Over and above the conventions of the industry’s ISO directives, to the standards of which leisure yacht construction must adhere as a minimum, there is a substantial upgrading throughout Contest’s entire processes. In essence, for hull construction certification, Lloyd’s Register surveyors first need to approve and stamp all construction plans for hull, deck, bulkheads, including collision bulkheads and watertight compartments, stiffeners, keel area, mast support, rudder area, chain plates, engine foundation.

All calculations, that’s 2D and 3D, and finite element analysis, must be submitted. And these include values way beyond ISO’s limited view, and far exceed requirements also of the entry level Lloyd's Register Hull Release Certification (HRC) adopted by certain builders, and at times presented rather ambiguously. HRC is based only on the moulding of the hull, not the structure.

In summary, for example, with Contest Yachts' high level Hull Construction Certificate, load cases include 90° knockdown with keel unsupported by water and hanging completely on the hull construction; and in the case of forward grounding, Lloyd’s Register requires impact resistance equivalent to three times the boat’s displacement at the lowest tip of the keel. Similarly, bottom grounding and chain plate loadings also far exceed the mandated norm. This is just the beginning.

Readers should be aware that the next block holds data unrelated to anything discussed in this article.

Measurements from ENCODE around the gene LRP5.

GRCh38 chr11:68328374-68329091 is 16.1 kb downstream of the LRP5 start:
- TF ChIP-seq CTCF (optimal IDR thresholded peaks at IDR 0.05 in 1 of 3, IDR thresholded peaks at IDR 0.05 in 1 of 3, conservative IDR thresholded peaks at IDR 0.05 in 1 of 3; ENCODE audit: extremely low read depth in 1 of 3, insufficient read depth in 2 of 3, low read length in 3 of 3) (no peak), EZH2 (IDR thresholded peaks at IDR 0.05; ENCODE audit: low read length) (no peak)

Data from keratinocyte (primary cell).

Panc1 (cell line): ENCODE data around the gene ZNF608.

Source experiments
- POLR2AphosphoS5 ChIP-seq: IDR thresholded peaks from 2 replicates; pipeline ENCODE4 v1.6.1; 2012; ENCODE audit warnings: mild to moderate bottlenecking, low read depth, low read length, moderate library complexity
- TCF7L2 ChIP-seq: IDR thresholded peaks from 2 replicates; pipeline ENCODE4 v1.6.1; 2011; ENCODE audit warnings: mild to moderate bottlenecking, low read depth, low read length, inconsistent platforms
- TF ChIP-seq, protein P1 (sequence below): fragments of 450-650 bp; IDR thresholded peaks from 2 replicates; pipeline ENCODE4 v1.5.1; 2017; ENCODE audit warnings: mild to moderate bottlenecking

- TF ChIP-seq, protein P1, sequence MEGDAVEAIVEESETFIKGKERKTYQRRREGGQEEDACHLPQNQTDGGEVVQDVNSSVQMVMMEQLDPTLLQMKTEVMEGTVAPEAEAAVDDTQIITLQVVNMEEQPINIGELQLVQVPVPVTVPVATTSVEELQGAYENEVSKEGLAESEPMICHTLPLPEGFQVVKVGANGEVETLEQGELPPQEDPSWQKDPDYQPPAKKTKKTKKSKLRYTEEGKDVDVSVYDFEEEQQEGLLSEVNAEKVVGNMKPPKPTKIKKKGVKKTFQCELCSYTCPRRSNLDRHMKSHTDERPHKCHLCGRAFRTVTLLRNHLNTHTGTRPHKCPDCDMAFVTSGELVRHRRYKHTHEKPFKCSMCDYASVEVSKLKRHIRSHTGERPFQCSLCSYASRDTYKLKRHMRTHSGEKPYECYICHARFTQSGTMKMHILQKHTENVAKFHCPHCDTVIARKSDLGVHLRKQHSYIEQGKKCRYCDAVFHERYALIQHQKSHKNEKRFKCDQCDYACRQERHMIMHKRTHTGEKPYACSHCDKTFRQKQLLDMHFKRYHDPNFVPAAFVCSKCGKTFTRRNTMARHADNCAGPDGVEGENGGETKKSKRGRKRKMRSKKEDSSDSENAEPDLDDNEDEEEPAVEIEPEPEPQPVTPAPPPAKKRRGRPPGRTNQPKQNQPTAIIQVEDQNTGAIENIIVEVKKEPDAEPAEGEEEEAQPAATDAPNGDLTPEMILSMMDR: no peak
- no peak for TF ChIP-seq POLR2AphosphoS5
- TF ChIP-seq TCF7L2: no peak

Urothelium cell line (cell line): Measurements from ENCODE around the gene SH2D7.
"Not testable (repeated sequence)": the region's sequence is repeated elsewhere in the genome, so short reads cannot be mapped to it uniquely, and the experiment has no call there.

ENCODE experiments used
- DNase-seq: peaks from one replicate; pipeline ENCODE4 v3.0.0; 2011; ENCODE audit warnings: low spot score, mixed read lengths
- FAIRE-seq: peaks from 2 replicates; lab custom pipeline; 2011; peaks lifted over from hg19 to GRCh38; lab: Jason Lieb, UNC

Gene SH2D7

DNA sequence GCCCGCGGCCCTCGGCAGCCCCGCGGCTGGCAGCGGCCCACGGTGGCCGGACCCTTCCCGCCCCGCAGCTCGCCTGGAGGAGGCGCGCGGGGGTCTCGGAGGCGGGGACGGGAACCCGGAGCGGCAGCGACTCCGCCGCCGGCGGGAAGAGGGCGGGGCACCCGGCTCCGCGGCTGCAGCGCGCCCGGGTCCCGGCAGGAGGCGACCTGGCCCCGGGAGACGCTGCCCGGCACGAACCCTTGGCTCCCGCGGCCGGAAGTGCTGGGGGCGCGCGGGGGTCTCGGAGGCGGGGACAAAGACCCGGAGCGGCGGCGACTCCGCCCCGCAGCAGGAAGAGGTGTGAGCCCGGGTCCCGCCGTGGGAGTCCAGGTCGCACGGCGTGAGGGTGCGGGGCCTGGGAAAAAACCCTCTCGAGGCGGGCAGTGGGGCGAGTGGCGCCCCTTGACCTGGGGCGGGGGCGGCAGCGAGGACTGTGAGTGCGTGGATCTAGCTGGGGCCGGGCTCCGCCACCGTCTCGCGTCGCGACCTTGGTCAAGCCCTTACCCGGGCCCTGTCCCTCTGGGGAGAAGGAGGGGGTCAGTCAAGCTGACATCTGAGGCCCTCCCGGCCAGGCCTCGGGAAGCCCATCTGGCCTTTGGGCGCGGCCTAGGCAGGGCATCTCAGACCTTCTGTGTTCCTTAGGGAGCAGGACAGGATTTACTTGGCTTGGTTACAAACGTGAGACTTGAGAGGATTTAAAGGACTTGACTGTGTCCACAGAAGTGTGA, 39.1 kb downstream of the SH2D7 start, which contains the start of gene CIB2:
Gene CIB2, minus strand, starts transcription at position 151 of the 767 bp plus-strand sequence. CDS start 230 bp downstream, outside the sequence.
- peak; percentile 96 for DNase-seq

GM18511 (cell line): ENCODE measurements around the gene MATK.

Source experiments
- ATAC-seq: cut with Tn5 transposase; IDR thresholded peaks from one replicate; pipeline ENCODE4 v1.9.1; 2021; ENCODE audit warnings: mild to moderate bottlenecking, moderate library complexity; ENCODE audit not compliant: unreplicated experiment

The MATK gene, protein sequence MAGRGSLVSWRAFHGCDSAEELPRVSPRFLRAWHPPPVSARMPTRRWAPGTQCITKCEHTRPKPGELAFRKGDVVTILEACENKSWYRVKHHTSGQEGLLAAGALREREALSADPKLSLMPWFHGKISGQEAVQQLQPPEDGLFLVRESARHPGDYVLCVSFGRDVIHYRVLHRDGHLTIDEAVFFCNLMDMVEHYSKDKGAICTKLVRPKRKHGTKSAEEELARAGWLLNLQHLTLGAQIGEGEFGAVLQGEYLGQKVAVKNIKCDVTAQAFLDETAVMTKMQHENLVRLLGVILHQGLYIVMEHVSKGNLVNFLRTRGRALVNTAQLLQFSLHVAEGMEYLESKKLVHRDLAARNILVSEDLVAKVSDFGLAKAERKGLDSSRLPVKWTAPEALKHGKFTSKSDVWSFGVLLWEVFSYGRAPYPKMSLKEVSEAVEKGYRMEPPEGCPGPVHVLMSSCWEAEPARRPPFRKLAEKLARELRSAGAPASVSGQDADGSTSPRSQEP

The build of each subsequent yacht is then checked on site by a Lloyd’s Register surveyor at several significant stages of build, and visits can be unannounced. All materials must be approved and notated, while a build-log records critical data such as humidity and temperature and the individual names of workers, each approved by Lloyd’s Register, responsible for key aspects of build. Destructive tests are also run to check component parts, particularly composites to ensure a match with requirements.